Billboards around town show a new advertising slogan for a franchise of gyms: "What Will Be Your Legacy?"
Nothing against people who enjoy working out and lifting weights -- which I should do more often -- but my idea of a real legacy to leave my family and friends has nothing to do with six-pack abs or well-developed biceps.
As a school principal, I used to cringe this time of year when someone innocently asked me, "So, I suppose your school year is winding down?" Those who spend a lot of time in schools know the irony that before the school year winds down, it winds up. We celebrate First Communions, confirmations, proms, graduations, school concerts, competitions and awards ceremonies. It's fun to recognize all our children have accomplished, but an exhausting one as well.
Some stories tell themselves. They just need a platform.
Such was the case in the story of Brett Haubrich, the 11-year-old whose wish to one day be a priest came as close to true as possible for a pre-teen. We told his story last week in our Living Our Faith section, but it had a worldwide reach through the Internet. What normally would be read in about 54,000 St. Louis households was read by countless faithful worldwide.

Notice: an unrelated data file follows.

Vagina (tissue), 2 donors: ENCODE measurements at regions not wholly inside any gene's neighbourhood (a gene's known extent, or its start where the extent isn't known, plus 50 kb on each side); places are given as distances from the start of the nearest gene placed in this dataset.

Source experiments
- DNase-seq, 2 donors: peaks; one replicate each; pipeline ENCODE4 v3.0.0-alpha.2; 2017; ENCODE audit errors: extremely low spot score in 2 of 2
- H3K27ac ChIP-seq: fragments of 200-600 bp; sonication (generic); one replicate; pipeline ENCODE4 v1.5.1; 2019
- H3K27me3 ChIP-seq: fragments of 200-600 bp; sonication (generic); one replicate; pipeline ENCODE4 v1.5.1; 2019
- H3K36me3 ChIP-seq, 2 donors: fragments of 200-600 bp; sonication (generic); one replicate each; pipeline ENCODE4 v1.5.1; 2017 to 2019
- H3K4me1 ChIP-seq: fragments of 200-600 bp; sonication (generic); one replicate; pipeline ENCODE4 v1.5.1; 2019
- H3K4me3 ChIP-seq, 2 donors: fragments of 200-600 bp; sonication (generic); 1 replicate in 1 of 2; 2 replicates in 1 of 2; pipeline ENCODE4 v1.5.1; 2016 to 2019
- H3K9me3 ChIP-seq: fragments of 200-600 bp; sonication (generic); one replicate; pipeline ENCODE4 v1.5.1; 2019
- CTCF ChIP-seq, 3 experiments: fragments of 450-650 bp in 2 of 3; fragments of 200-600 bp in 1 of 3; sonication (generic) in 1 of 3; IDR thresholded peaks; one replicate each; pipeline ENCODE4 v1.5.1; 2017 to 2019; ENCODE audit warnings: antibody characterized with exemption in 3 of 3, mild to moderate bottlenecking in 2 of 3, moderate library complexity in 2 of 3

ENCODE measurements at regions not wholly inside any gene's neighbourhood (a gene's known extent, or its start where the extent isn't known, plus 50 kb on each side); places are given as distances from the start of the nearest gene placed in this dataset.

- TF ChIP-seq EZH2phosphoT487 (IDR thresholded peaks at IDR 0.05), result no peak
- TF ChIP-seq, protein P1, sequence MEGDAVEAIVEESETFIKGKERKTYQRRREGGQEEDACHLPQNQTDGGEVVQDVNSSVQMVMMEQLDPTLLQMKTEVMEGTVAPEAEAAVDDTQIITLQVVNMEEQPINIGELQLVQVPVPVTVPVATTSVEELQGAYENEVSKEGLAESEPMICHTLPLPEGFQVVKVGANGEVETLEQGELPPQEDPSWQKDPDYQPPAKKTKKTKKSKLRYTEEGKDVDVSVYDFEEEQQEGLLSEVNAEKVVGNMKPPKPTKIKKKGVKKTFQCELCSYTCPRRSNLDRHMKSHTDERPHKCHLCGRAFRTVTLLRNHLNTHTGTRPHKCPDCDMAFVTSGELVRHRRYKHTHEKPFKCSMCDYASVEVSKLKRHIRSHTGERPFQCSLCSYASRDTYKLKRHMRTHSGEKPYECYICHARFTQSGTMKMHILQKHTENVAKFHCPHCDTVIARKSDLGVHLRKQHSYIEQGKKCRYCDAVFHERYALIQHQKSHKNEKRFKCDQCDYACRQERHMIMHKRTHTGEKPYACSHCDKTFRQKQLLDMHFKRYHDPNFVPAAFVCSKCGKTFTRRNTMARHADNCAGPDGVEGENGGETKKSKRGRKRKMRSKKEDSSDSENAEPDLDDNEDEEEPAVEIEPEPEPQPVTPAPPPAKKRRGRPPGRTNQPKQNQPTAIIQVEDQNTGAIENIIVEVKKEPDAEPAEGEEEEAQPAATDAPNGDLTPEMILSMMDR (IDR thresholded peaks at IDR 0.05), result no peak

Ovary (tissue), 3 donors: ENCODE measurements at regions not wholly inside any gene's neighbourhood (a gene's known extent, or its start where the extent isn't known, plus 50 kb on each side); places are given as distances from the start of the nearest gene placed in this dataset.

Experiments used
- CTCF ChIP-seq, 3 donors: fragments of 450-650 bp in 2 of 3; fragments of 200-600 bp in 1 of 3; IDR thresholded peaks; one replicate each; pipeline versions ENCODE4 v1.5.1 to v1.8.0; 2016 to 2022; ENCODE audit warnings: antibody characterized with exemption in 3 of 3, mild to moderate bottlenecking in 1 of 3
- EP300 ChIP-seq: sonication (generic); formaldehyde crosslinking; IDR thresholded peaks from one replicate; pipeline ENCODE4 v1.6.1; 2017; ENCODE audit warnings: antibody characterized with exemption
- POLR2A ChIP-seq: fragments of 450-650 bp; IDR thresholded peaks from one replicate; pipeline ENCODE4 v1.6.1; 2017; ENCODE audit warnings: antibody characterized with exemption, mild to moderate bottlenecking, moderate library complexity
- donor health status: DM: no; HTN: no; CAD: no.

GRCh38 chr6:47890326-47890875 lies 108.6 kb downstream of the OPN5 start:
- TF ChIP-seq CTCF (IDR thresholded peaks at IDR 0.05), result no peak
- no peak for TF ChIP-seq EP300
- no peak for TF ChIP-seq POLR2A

For many of us, the habit of walking to and from places is becoming less common. Ours is a culture of fast-paced journeys to places both physical and virtual. We move from nation to nation, city to city, and neighborhood to neighborhood with great ease and hardly any walking. Cars, trains, planes and private jets -- for a few -- are at our disposal.
Carly Poppalardo had blisters on her feet when she drove home from an eight-hour session of professional organizing last Thursday, threw a bag of Trader Joe's pre-cut veggies and simmer sauce on the stove, flipped on the television" and sank into the couch.
"I was high on adrenaline," Carly said, "but I was so tired I could barely move."
Joseph Kenny | firstname.lastname@example.org | twitter: @josephkenny2
The loss by the University of Notre Dame men's basketball team in the NCAA quarterfinals was a blow to the team's fans, especially when Notre Dame came so close to a win against undefeated Kentucky.
Two worthy teams, Wisconsin and Duke, made the finals and provided an entertaining game before Duke pulled ahead in the final minutes.